I want to talk about Grace.
Grace entered our lives on August 20, 2014. She weighed five pounds and (as I’ve written before) screamed and squalled from the moment she landed in my arms. To say we had plans for Grace was an understatement; we’d been talking about her for months. We had schedules and lists of things we’d teach her. We had all of our experiences from growing up in families that competed with dogs (agility, tracking, obedience, and conformation), and we were certain that our first dog, OUR dog, would fulfill everything we expected her to be.
See, Grace was going to be perfect.
Then she wasn’t, and we were devastated. She hated cuddling, and because she’d been tossed out on the highway, she never got the important socialization that her mother would have provided. She was mouthy and hard to housetrain. The biting is a faint memory now, but I remember how many times she caught me with those sharp puppy teeth. She embodied what it meant to be an ankle biter.
She would eat anything, and we were constantly fishing stuff out of her mouth. We’d take turns on “Grace surveillance”. Occasionally, we would get a friend to watch her, and they would always have a frazzled reaction when we returned. (We do intend to write more on how it feels to have a dog your friends hate or antagonize, but needless to say, these people will most likely be culled from your life or you will no longer hang out with them as much if you have a “wild child”. This may be a bad or good thing depending on what kind of people you would like to associate with.)
For the first six months, we struggled, but it helped that she was so smart. She learned sit in a day and how to roll over almost instantly, but we were so caught up in what we thought she should be that we didn’t fully recognize the wonderful parts of her. Here she is at about 8 weeks:
Then somewhere between new jobs and a new house, Grace settled. She is still herself, but our consistency finally paid off. The biting stopped. She completely housetrained. She became and still is my shadow, sleeping peacefully in the kitchen or chewing her nylabone beside me as I write. We believe consistency was a huge factor, but also very important, we accepted that Grace was who she was supposed to be.
She will never be perfect, and the minute I let that go was the minute I could appreciate Grace for her abounding joy. No one will ever greet me the way Grace does. I love that she stays with me, and I love that she is the first to let me know if someone is at the door. Grace can only be who she was meant to be – a bit overenthusiastic, a touch wild, perhaps a little too possessive at times, and incredibly loving.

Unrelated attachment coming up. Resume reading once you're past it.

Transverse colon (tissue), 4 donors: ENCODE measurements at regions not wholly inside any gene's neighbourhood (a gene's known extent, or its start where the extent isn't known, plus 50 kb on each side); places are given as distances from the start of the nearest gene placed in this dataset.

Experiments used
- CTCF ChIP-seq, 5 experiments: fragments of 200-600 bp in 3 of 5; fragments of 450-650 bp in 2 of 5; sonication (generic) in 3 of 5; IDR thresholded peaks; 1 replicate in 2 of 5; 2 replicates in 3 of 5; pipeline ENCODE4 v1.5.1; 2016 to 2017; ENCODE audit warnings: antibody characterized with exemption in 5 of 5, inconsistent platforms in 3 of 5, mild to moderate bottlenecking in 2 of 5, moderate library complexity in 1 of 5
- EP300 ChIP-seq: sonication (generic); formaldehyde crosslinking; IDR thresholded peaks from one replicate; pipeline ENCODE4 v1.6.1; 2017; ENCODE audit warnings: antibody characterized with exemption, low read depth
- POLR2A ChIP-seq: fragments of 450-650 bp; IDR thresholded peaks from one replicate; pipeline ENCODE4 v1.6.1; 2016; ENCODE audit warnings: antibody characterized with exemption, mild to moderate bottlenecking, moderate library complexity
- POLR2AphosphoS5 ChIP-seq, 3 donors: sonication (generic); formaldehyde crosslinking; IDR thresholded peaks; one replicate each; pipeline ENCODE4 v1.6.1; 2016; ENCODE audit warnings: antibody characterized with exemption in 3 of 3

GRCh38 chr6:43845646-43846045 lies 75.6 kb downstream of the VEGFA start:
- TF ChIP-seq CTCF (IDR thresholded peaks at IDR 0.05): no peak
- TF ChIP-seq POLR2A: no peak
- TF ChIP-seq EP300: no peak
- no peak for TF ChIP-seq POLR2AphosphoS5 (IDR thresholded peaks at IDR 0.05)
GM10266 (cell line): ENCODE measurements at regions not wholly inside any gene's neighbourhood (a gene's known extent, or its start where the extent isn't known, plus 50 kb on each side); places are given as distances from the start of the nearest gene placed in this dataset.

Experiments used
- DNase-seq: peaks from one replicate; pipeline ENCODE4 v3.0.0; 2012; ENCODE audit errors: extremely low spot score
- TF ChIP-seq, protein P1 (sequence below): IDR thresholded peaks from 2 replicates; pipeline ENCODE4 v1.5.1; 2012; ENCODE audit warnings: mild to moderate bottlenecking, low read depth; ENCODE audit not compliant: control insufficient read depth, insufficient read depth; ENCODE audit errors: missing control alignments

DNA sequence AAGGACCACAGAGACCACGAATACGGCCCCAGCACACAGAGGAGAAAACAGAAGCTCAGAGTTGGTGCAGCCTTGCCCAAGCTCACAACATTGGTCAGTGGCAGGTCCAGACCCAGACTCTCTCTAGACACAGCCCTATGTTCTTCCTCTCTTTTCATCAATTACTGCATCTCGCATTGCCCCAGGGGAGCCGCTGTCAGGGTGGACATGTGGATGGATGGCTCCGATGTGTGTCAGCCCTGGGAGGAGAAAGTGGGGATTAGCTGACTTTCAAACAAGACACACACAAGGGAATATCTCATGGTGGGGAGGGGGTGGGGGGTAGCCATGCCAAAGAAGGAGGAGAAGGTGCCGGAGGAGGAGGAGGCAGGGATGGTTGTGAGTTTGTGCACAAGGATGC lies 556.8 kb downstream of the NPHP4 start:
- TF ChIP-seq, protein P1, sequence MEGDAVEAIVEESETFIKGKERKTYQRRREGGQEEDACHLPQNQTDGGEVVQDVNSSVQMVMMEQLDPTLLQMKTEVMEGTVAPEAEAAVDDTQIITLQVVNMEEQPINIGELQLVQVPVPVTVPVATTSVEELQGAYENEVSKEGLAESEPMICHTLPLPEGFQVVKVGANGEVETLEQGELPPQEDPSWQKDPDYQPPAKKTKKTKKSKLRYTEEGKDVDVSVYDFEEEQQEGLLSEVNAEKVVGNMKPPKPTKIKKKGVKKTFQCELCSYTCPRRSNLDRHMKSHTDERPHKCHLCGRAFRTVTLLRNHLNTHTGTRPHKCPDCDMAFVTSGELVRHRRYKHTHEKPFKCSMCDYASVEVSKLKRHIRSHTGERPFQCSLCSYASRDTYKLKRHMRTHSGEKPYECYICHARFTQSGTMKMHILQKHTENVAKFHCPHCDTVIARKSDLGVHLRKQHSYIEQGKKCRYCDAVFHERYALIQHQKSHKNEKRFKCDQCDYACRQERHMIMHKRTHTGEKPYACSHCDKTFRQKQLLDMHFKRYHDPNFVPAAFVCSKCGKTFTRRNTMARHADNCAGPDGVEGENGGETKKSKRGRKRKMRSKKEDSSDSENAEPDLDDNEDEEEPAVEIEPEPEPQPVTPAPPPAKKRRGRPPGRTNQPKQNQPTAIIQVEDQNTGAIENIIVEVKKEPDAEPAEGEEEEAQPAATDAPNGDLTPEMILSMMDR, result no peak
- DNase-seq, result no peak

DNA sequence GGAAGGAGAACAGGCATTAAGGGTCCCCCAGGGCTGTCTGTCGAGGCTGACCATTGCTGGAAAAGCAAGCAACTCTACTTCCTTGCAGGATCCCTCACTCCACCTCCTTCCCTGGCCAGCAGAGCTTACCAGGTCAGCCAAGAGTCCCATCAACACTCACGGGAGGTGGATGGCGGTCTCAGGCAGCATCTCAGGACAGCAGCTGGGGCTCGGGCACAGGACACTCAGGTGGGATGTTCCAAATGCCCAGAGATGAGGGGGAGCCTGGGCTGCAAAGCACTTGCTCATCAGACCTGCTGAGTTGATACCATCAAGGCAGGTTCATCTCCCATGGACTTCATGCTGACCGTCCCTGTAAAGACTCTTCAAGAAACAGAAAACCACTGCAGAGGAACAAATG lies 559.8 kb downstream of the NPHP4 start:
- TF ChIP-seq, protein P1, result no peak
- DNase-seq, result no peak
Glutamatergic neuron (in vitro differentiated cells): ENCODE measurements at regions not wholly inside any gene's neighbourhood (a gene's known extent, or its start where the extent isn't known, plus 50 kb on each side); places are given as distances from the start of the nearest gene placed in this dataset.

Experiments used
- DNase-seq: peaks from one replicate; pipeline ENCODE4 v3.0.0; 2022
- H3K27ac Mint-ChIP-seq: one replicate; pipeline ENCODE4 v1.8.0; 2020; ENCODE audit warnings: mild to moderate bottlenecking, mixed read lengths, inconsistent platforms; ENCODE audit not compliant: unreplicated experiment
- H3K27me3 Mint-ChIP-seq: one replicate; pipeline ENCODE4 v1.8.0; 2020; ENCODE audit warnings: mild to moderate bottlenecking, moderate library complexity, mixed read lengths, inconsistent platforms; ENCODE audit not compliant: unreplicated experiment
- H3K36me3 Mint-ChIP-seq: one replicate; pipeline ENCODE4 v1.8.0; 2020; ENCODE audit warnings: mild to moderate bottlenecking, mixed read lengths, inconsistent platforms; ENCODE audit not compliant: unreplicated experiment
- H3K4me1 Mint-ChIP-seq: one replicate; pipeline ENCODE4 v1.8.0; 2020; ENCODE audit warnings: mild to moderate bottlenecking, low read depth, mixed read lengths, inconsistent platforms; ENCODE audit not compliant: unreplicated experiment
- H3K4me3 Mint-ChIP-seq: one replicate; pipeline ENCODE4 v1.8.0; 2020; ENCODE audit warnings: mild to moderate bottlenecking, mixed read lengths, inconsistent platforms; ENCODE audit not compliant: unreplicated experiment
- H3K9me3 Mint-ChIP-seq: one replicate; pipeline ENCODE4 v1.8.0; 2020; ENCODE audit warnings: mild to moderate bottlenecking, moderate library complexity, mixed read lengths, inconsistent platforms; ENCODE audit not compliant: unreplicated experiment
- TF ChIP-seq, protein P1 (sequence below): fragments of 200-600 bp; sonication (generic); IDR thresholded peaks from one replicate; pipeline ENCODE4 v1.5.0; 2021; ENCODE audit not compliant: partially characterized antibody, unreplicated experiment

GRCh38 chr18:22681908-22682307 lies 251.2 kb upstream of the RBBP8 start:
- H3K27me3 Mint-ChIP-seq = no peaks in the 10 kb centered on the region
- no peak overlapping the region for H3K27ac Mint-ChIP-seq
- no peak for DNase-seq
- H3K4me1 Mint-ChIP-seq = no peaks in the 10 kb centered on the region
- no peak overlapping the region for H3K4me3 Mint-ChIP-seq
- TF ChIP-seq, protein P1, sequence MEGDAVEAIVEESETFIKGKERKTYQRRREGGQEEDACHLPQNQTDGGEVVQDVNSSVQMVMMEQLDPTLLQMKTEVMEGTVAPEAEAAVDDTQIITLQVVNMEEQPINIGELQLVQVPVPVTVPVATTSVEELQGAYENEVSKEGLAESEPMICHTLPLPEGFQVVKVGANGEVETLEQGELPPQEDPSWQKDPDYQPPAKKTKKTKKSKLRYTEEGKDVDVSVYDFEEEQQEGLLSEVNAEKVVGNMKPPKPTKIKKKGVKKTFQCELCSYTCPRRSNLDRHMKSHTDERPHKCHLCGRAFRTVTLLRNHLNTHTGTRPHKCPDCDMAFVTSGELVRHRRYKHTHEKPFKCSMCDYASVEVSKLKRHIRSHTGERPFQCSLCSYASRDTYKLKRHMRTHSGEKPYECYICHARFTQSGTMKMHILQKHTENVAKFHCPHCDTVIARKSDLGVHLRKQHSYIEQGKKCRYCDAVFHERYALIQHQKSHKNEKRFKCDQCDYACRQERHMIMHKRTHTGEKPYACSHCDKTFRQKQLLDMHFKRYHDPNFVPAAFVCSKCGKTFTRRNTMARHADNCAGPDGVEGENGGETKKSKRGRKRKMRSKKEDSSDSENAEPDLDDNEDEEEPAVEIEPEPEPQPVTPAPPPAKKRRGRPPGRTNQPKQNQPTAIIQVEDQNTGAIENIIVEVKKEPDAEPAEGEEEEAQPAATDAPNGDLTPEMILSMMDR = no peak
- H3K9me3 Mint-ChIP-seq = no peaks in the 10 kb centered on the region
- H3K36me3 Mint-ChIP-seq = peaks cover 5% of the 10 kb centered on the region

Mark gives me grief sometimes because I like to take Grace’s face in my hands. “You’re a good dog,” I’ll say as she wiggles to get her face closer to mine. “You’re smart and loving and wonderful addition to the world.”
“Are you giving Grace her daily affirmation?” He’ll joke, but he knows it’s important.
You see, Grace has saved us from making a dire mistake. The reality is that each living thing has a will of its own and its own desires. The potted plant will lean its way to the sun, regardless of where you think you’re going to put it. Despite knowing that and being around dogs our whole lives, we still assumed that we could nurture Grace to be “perfect” and have the “correct” personality. We still ignorantly assumed that despite all of our knowledge of dog personalities that our dog would be completely malleable to the mold we thought she should be.
Grace is forgiving. We are lucky for that.
Now, as we plan ahead for children (in years to come), we talk about our experience with Grace a lot. We are very cognizant to be careful when imagining what our children will be like because, although we will mostly control their environment and schedules, we know that only heartache can come from trying to force their personalities one way or the other. We are each made with a special set of skills, weaknesses, and ideas; we hope to honor that in our family.
Grace taught me to release my expectations of what I think my children should be, and for that, I am endlessly thankful.